(Not) Eating Bin Food: A How-to Guide

Karah Kemmerly

The well-meaning staff of Residence Life would like you to believe that members of the IHC are held together by their common interests, but this is false. IHC camaraderie is built around the strong bonds that can only exist among a group of people who have spent a year of their lives eating dinner out of two large plastic bins.

Dear readers, I know you might be skeptical. What about the French House? Don’t they all, like, speak French at dinner? That’s a bond, right? Kind of. Sure. But almost everyone in France also speaks French, and I promise that they would never eat field roast delivered to them in a Ziploc bag. That’s for IHCers only.

As an alumna of this cuisine-related bond, I know how you’re all feeling, dear readers. You’re probably a little tired of forgetting what you’ve ordered by the time you get dinner a week later, maybe a little passive-aggressive about the fact that you always seem to be the one to take the bins back to Prentiss and certainly a little fed up with this food. Good news: If you’re looking for a break from the bins, here’s a guide to help you find alternative solutions to your dinner problem.

1. Create art.

Have you always wanted to be an artist? (Don’t be embarrassed if the answer is yes. I spent pretty much my entire junior year of high school writing poetry in front of my locker and wearing long black sweaters, and I totally understand that sometimes your feelings can only be expressed via Instagram photos.) If yes, you’re in luck. Bin food is a little-known but nonetheless excellent new medium for self-expression.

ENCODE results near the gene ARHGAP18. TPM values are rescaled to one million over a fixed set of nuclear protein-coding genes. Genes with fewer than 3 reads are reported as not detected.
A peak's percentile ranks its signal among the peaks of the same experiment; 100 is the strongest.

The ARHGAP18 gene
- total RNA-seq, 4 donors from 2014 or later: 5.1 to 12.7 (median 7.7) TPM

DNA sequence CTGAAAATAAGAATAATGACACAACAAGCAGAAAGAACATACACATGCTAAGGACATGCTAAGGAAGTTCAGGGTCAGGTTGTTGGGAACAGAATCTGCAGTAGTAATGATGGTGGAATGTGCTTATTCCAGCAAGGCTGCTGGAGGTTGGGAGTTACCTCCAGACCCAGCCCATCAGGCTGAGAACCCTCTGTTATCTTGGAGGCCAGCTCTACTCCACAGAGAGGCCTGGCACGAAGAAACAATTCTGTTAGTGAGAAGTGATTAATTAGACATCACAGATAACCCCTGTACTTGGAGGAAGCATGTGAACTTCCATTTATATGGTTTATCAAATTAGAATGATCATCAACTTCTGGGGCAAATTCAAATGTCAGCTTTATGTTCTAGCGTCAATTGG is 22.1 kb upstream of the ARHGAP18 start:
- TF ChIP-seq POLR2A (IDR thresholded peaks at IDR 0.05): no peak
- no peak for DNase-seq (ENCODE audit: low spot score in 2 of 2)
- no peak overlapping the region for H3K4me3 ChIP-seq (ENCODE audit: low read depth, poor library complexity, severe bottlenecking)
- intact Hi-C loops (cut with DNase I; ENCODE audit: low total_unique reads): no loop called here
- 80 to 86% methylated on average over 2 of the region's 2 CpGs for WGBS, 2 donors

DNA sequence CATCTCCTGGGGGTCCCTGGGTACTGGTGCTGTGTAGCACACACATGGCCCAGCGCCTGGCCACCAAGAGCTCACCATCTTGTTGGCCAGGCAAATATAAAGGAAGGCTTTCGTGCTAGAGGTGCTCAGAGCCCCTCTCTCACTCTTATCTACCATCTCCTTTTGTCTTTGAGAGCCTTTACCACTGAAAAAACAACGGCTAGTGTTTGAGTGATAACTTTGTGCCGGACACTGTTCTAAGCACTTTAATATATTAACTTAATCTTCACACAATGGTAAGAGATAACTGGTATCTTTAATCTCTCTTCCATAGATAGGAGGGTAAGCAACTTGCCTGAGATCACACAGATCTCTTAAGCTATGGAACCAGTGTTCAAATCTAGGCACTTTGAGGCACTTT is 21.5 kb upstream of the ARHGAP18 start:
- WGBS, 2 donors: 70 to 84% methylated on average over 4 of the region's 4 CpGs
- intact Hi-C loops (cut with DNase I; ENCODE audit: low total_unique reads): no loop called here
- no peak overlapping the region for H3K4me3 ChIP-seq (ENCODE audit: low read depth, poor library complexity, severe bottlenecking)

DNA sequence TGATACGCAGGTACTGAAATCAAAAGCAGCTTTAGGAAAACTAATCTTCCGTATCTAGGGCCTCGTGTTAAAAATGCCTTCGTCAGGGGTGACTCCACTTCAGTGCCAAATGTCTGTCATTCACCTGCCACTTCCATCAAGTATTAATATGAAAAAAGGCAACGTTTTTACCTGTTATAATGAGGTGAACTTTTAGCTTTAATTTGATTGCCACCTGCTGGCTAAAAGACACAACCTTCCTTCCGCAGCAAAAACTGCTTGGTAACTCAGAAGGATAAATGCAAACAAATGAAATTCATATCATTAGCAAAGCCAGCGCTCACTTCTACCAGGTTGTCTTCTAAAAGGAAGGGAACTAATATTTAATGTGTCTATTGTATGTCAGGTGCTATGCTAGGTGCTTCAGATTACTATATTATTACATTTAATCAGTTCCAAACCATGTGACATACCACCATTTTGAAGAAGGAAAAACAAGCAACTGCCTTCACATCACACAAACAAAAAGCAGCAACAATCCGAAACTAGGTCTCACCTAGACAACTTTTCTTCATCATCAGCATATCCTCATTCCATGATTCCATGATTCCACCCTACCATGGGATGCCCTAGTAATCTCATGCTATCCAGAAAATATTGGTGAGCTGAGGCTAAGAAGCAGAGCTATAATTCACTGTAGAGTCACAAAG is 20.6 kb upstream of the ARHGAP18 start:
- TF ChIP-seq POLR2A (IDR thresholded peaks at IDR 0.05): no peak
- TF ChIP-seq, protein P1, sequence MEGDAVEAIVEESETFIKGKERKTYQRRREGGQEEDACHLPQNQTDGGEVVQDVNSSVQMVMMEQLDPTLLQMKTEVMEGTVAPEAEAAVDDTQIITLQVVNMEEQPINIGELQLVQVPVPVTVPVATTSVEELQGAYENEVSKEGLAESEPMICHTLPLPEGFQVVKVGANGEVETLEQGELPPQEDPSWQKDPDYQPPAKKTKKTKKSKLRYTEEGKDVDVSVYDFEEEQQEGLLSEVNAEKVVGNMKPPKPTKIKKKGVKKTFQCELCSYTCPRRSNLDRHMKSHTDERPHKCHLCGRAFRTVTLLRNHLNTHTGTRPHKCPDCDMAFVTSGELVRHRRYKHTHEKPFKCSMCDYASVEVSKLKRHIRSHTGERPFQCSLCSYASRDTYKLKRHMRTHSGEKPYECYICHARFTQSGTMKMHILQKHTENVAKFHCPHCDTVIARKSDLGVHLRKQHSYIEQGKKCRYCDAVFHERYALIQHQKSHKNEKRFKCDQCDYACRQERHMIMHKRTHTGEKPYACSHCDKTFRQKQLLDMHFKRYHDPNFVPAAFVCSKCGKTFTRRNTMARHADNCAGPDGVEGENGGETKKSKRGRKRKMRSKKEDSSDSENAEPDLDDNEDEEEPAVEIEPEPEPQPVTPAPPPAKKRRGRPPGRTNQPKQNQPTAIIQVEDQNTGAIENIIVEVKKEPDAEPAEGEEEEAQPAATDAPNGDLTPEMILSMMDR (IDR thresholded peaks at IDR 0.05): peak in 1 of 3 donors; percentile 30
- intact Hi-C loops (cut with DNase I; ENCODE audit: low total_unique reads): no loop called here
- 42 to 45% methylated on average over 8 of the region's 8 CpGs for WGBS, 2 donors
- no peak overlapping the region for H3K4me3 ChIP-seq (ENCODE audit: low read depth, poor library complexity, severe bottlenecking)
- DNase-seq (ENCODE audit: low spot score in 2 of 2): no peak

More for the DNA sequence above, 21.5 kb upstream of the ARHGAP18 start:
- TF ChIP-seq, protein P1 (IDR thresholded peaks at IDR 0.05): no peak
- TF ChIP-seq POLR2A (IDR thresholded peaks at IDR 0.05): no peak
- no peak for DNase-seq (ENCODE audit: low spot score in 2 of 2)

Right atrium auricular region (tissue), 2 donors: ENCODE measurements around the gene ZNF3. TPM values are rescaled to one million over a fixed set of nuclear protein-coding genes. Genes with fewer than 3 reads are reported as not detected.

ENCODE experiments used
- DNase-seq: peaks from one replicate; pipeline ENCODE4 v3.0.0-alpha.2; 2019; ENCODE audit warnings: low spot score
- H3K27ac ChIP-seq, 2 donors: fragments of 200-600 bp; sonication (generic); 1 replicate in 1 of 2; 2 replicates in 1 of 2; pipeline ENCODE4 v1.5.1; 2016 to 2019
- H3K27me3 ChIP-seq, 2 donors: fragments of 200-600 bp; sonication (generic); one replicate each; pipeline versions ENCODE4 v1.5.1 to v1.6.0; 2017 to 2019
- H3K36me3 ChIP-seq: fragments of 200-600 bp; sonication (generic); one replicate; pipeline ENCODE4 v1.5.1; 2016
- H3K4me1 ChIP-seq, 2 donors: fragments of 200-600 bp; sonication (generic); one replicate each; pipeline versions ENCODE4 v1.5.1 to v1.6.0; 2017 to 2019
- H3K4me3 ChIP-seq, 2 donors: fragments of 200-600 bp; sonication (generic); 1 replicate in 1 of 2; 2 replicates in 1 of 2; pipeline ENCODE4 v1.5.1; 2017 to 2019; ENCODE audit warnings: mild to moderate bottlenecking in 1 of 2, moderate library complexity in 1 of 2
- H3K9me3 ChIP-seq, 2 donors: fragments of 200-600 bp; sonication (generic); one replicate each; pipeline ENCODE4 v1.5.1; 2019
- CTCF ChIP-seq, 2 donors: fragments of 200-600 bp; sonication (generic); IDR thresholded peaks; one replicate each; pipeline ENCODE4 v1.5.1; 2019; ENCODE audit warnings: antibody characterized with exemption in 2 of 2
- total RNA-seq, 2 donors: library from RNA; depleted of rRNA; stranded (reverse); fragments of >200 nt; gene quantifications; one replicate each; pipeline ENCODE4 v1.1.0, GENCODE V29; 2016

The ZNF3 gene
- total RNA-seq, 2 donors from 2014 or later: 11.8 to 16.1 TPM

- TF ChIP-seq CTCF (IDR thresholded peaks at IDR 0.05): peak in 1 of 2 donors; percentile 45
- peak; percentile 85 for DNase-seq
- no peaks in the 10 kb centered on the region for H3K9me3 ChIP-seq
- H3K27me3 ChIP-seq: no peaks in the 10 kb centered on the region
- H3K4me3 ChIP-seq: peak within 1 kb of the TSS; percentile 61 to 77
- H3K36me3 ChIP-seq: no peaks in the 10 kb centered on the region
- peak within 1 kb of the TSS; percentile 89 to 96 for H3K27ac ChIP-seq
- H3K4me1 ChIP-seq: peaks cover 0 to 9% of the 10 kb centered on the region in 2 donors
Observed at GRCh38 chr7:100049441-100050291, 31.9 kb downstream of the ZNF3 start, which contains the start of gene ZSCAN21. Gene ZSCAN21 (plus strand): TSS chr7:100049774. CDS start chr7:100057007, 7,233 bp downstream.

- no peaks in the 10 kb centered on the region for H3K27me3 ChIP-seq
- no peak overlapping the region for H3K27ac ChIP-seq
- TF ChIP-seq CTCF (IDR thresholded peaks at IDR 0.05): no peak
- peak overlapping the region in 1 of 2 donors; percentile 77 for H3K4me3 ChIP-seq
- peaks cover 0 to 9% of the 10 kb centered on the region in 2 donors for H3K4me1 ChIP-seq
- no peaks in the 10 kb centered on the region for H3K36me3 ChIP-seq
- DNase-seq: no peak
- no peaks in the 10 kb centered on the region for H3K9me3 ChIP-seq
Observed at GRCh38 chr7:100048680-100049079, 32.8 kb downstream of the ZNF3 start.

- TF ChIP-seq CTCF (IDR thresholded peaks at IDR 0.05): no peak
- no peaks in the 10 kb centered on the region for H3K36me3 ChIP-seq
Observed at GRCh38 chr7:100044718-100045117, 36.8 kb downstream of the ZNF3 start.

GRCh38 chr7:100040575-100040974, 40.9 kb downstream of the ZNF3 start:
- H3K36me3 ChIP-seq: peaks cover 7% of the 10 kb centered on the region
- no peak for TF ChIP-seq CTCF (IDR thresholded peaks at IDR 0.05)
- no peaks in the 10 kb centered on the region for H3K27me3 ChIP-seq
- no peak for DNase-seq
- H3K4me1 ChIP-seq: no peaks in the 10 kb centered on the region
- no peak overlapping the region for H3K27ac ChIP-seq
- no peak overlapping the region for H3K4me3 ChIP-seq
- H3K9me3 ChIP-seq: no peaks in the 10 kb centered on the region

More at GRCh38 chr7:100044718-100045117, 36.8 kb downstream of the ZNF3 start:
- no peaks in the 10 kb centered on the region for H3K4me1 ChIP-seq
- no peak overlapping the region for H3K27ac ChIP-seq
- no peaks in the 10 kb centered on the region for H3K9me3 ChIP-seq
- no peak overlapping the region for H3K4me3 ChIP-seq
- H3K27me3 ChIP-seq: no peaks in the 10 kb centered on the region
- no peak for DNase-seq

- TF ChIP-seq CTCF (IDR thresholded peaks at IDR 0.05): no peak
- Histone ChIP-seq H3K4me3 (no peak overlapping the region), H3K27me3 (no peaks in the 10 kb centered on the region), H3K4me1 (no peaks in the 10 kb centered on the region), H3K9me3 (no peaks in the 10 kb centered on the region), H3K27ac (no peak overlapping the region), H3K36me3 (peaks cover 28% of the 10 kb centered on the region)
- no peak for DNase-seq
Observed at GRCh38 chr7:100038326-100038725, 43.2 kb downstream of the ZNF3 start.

Try making sculptures out of mystery vegetable mixes or using soup as paint. Does someone have a birthday soon? Give your creations as gifts. Or you could always submit them to blue moon and quarterlife. I guarantee that the staffs of literary magazines love looking at photographs of food art.

2. Pull some zany pranks.

There is no better way to show your new IHC pals that you’re barrels of fun than with a well-executed prank. Try moving all the bin leftovers to his or her section of the fridge. Or even try an alternative to the prank in which you surround someone’s door with full glasses, and surprise your housemate with a walkway full of baked potatoes. What a riot you’ll be!

If you’re feeling especially mischievous, you could also just order 100 servings of Cocoa Puffs. Then even the Bon App employees will be impressed by your humor and free-spiritedness.

3. Have a family game night.

Your bin food provides you the perfect opportunity to play a rousing round of  “Who Ordered This?” The rules are simple. Each player must pick up one of the white containers in the bin, observe its contents for 10 seconds and then guess which of his or her housemates selected this delectable dish from the menu a week prior. If you guess correctly, you’re off the hook. If you guess incorrectly, you have to eat whatever is in the container.

Psh, too easy, you might be thinking. But not so fast, dear readers. Bon App has a trick up its sleeve to make this game more challenging: Inside several of these containers is food that no one at the table actually ordered.

So, dear readers, next time you hear that familiar doorbell ring, don’t groan. Think of the possibilities that await you in those plastic bins.